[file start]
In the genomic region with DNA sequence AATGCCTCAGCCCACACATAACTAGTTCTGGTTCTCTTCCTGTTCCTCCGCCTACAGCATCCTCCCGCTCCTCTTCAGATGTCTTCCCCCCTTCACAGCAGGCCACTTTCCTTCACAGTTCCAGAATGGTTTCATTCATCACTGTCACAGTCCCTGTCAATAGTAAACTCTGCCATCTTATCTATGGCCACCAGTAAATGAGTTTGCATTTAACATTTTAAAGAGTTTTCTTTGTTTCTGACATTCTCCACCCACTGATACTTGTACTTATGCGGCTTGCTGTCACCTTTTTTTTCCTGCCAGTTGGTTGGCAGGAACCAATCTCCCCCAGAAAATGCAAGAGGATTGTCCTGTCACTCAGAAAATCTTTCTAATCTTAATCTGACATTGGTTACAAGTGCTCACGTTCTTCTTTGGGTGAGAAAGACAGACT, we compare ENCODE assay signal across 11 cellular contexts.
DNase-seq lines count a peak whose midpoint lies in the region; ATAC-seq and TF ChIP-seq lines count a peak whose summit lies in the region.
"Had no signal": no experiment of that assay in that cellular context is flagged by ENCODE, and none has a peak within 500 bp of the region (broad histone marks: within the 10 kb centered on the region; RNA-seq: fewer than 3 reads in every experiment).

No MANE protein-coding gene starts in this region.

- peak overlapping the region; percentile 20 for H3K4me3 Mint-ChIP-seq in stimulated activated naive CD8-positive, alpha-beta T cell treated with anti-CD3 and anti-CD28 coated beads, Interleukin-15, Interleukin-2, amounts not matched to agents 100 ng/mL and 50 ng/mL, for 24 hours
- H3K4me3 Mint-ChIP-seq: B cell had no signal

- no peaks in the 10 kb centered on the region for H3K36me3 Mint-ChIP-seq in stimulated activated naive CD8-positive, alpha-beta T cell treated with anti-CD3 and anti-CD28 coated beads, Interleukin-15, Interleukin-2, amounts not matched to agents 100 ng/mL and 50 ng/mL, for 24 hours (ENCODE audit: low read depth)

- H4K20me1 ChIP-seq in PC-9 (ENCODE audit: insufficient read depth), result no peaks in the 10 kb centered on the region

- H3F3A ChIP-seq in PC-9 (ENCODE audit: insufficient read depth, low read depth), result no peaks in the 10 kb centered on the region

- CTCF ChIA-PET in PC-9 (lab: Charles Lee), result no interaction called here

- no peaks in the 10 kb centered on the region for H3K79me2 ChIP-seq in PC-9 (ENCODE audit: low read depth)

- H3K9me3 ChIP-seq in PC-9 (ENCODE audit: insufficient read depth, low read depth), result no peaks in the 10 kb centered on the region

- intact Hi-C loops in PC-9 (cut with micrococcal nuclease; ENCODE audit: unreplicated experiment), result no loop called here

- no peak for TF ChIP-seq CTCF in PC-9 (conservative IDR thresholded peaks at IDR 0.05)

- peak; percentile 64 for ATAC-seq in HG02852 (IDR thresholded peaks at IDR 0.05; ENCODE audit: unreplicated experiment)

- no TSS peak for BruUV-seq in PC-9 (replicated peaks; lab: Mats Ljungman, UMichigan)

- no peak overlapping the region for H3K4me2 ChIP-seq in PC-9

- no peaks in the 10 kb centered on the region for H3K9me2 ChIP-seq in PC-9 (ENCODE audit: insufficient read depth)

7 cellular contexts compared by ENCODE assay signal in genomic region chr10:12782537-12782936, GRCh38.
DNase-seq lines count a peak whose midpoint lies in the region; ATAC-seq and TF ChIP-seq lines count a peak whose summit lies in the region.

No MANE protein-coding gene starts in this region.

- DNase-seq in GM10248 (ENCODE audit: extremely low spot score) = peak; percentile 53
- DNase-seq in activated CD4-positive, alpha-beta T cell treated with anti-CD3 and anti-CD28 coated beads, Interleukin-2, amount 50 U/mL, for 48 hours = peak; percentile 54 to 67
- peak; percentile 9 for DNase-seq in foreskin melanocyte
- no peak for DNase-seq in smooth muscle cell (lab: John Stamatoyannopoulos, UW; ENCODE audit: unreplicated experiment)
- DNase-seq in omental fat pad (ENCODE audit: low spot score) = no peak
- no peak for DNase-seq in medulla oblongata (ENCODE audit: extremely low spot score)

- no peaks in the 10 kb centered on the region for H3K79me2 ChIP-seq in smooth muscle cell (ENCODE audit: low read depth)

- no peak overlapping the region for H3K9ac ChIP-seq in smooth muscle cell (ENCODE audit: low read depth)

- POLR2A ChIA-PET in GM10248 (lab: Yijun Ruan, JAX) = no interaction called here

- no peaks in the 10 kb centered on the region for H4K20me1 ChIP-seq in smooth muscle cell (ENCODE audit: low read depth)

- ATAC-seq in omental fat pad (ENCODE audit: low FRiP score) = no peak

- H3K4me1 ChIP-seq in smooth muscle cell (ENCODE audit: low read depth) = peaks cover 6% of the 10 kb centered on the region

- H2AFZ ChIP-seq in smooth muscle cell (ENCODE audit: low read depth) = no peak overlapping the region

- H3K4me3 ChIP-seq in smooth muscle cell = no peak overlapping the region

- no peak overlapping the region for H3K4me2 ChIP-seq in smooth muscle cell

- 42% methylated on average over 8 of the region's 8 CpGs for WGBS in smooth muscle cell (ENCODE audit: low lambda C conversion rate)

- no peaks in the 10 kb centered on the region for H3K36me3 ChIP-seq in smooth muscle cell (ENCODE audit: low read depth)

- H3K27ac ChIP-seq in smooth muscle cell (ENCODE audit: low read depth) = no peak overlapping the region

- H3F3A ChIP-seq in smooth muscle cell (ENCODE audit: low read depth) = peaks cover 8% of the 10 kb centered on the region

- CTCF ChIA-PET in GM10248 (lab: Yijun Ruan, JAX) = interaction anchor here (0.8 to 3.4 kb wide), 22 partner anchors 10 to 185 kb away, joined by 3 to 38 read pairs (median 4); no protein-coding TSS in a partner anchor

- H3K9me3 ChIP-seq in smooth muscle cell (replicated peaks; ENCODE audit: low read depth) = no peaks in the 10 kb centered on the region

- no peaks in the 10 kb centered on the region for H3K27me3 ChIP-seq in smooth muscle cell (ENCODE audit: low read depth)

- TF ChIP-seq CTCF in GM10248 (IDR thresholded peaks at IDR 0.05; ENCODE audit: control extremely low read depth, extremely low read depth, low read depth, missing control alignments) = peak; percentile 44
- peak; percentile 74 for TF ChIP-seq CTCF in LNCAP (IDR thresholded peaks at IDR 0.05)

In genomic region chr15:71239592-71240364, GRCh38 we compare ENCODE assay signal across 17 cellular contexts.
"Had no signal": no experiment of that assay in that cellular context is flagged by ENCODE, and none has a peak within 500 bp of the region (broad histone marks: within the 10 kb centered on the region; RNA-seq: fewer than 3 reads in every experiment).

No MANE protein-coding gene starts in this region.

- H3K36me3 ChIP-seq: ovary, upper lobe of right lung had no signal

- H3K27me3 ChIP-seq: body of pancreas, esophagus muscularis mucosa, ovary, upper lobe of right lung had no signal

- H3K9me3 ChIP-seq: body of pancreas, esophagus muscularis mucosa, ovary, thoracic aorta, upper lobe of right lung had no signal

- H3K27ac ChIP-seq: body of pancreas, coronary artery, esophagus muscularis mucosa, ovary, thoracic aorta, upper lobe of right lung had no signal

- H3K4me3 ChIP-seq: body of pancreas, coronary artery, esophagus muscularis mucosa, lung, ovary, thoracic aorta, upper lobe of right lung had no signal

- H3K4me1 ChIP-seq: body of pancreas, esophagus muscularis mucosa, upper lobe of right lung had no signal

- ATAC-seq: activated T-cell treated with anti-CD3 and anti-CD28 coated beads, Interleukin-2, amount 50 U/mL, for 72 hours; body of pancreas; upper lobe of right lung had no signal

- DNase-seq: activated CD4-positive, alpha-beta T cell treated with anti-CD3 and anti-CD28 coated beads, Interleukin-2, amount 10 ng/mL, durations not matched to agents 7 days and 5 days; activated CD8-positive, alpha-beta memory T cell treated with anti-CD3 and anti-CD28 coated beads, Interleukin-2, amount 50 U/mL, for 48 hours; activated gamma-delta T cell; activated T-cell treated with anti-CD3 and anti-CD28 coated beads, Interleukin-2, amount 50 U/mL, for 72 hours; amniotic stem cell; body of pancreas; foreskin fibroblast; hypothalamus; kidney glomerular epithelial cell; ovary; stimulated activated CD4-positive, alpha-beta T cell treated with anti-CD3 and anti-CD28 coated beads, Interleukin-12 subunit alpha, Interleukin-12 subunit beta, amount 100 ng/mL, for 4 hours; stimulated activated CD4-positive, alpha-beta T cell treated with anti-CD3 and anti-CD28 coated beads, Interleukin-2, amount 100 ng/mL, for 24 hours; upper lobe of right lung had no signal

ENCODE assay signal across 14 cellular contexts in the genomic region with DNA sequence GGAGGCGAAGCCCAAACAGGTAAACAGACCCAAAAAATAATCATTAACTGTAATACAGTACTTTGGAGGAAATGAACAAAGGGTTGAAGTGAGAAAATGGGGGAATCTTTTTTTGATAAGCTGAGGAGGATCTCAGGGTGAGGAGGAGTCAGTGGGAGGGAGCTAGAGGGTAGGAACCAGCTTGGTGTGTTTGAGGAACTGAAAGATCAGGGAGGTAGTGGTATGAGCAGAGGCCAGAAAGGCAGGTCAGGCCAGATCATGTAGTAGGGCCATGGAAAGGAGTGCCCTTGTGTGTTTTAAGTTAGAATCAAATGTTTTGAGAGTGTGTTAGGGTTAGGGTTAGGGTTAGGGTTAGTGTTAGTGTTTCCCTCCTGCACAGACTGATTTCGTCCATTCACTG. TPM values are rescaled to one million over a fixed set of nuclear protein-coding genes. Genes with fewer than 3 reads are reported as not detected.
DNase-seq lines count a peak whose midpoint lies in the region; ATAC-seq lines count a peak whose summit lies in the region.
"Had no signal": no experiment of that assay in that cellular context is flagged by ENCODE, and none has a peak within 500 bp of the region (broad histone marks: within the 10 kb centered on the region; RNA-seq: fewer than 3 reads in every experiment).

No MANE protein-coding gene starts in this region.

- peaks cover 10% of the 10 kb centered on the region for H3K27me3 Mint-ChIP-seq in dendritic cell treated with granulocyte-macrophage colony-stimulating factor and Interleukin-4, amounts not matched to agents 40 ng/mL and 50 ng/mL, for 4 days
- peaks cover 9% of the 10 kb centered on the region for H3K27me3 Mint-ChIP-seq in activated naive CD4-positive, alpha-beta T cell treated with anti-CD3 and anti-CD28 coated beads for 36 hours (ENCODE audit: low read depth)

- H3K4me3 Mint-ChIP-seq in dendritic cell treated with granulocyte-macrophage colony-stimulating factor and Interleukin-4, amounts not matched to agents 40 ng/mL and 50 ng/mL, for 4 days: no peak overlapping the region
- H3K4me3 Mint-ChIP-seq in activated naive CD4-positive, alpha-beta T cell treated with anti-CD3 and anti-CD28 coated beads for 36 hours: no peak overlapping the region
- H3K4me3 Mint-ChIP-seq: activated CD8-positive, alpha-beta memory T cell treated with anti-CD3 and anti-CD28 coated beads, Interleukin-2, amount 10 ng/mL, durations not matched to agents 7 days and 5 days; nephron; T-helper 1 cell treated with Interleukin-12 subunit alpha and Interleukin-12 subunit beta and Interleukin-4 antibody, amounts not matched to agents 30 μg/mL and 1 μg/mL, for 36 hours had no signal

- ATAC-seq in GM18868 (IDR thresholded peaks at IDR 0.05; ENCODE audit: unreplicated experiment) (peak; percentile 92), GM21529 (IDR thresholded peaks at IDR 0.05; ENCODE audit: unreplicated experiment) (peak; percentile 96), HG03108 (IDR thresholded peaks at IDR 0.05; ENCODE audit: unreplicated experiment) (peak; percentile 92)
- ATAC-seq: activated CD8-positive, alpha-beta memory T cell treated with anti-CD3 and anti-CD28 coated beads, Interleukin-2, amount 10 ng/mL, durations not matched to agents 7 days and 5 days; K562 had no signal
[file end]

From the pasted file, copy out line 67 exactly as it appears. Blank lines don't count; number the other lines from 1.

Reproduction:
- ATAC-seq: activated CD8-positive, alpha-beta memory T cell treated with anti-CD3 and anti-CD28 coated beads, Interleukin-2, amount 10 ng/mL, durations not matched to agents 7 days and 5 days; K562 had no signal